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After two years in Poland, Ukrainian refugees ask when – and if – they will go home

‘I like Poland. I like everything here. Good people. Everything is okay. But I just want to return home.’

NEARLY one million Ukrainian refugees live in Poland, 41% of them school-age children. Two years after Russia launched its attempted full-scale invasion of Ukraine, they are facing destabilising and pressing questions: How much of a new life should they build; and when – if ever – will they be able to return home? 

The war has settled into a grinding stalemate in eastern and southern Ukraine, punctuated by periodic Russian missile barrages throughout the country. Out of a population of around 37 million, some 14.6 million people are estimated to be in need of humanitarian assistance and 3.7 million are internally displaced. Another 6.5 million Ukrainian refugees have been recorded around the world. 

In Poland, about half of Ukrainian refugees say they want to return home after the fighting ends. In the meantime, Polish institutions are trying to adjust to hosting Ukrainians longer-term. 

Dr Anna Parkhomenko, 42, and her three children are some of the many Ukrainian refugees still figuring out how to navigate their new lives while contemplating when they will be able to return to Ukraine – and whether they will still want to when that time comes. 

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On 24 February 2022, when Russian missiles began raining down on Ukrainian cities and Russian troops began pouring across the country’s border, Parkhomenko and her children were jolted out of what now seems like an idyllic life on the outskirts of the eastern city of Kharkiv, about 30 kilometres from the Russian border.

After beating back breast cancer in 2020, Parkhomenko learned to be grateful for every minute. She had a rewarding job running the physical therapy department at a hospital in Kharkiv. Her children were always signed up for activities: chess, English lessons, gymnastics, martial arts. Her father and brother would help out when asked, and the father of her children – her ex-husband – would take the kids for weekends in the city centre. 

When the children returned home to their apartment, they would be met by their big-eyed dog, Shauna, and a grey tabby cat, Seryy. In the summers, they went to Parkhomenko’s family dacha – a country house that generations of her relatives had been going to since 1887. There, the children played around roses and apple trees planted by her parents, while she and her brother tended to honeysuckle and grapes in the garden. 

“We had everything,” Parkhomenko recalled.

When rockets started pounding their neighbourhood in February 2022, Parkhomenko hid briefly with her children in the corridor of their apartment building before rushing to the bomb shelter at the hospital where she had learned to practice medicine.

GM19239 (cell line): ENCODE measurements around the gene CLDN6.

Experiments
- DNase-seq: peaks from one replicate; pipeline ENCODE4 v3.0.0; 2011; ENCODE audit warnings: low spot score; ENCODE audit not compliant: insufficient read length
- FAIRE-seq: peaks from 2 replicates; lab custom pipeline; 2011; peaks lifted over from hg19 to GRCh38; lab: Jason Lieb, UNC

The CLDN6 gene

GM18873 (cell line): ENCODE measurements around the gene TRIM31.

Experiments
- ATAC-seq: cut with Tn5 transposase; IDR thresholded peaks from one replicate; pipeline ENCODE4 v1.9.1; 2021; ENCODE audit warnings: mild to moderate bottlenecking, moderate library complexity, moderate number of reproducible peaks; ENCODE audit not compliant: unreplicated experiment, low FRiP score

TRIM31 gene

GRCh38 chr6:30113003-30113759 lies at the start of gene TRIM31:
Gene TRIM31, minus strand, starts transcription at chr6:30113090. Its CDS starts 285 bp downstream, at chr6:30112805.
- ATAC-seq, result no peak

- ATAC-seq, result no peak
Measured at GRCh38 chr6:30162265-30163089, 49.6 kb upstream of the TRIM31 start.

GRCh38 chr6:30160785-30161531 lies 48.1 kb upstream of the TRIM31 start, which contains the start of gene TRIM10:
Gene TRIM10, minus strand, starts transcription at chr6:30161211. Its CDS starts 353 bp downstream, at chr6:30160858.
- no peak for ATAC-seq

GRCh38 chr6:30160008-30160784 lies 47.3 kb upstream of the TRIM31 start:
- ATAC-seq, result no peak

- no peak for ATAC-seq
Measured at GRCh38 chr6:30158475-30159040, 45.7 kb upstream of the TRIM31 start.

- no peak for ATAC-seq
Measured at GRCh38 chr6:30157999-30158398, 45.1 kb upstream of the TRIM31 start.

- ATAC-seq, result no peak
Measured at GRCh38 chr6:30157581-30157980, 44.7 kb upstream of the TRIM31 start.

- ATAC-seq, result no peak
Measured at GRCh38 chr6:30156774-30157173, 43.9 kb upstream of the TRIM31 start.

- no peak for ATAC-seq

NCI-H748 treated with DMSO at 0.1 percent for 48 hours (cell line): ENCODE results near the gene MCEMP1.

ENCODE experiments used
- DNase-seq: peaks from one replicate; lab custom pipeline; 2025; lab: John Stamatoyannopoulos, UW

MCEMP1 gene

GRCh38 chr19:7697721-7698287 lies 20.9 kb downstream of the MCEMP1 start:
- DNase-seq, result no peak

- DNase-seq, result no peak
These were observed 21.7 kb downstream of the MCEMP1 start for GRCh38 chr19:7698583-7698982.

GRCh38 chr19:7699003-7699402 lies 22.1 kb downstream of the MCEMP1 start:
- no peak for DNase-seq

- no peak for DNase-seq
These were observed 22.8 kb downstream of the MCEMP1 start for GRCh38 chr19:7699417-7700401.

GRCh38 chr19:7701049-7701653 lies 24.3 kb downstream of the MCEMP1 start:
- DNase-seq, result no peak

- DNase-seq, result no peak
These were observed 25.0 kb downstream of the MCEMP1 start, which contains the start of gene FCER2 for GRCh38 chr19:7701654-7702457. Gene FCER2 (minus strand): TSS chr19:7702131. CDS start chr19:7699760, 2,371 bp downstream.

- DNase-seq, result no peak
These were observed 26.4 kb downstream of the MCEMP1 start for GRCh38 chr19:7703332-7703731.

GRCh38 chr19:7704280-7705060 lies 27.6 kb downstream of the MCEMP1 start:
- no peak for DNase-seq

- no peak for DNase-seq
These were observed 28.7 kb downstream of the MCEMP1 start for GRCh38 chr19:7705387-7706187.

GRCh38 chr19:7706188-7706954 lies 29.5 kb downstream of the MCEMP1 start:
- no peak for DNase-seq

After 10 days in the shelter, Parkhomenko made the decision to leave. Like millions of others, they made the long trek across to the Polish border. The exodus was predominantly women and children, because men of military age were barred from leaving. Parkhomenko’s father, her brother, the children’s father, and their pets all stayed behind. 

In Poland, the family moved from place to place, staying in an emergency shelter, then the apartment of a Polish volunteer, then a hostel. It took over a year for them to settle into one bedroom of a shared apartment on the outskirts of Warsaw where they now live.

Two years after coming to Poland, Parkhomenko doesn’t want to focus on what she has lost. “It’s a sin to complain about something when everything is okay, [when] you’re given the opportunity to live in safety,” she told The New Humanitarian. 

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However, for Parkhomenko and many of the millions of other Ukrainian refugees, the future remains an open question. 

A shifting response

By September 2022, more than 1.3 million Ukrainians had registered for temporary protection in Poland under an EU directive that automatically granted them – unlike other refugees – the right to live, work, and access services.

Around 65% of Ukrainian refugees in Poland have now found work, while their number has dropped and stabilised at a little under a million. Some decided to return to Ukraine to reunite with family members. Some moved to other EU countries where they hoped to find better opportunities. Others swapped their temporary protection status for student or employment visas they hoped would give them a more stable future in Poland.

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In 2022, Poland’s right-wing government welcomed Ukrainian refugees with open arms, driven in part by a shared history and fear of Russian expansion. But by 2023, the Polish government began to clash with the Ukrainian government over contested versions of history, agricultural exports, and more. 

In the lead-up to elections last October, the then-ruling Law and Justice party – and other political groups further to the right on Poland’s political spectrum – tried to capitalise on anxieties about the impact of hosting Ukrainian refugees on the Polish economy and social services. Public support for hosting Ukrainians dropped from 94% in March 2022 to around 65% in September last year.

“Long term, collective shelters are not a good thing. It creates this environment from which it’s very hard to leave, it’s very hard to move forward, and it’s easy to sink into despair.”

The Law and Justice party also signalled financial support for Ukrainian refugees would wind down by March of this year. But they lost out to an ideologically diverse coalition government led by veteran politician Donald Tusk. The new government has renewed Ukrainians’ protection status until March 2025.

While most Ukrainians have now settled into their own apartments, Agnieszka Nosowska, grant coordinator for the Polish Center for International Aid (PCPM) charity, said about 44,000 still live in collective shelters – the first point of refuge for millions in early 2022. Those still in the shelters are some of the most vulnerable, including disabled people, the elderly, and those with serious medical conditions, according to data from the UN’s refugee agency, UNHCR.

“Long term, collective shelters are not a good thing,” Nosowska told The New Humanitarian, pointing to risks of sexual abuse and violence. “It creates this environment from which it’s very hard to leave, it’s very hard to move forward, and it’s easy to sink into despair.”

Many refugees in Poland return to Ukraine for visits to see family, check on property, get important documents, or access healthcare. But on returning to Poland, a relatively high proportion (18% in 2023) found themselves dealing with legal and regulatory problems linked to their protected status, according to a UNHCR report.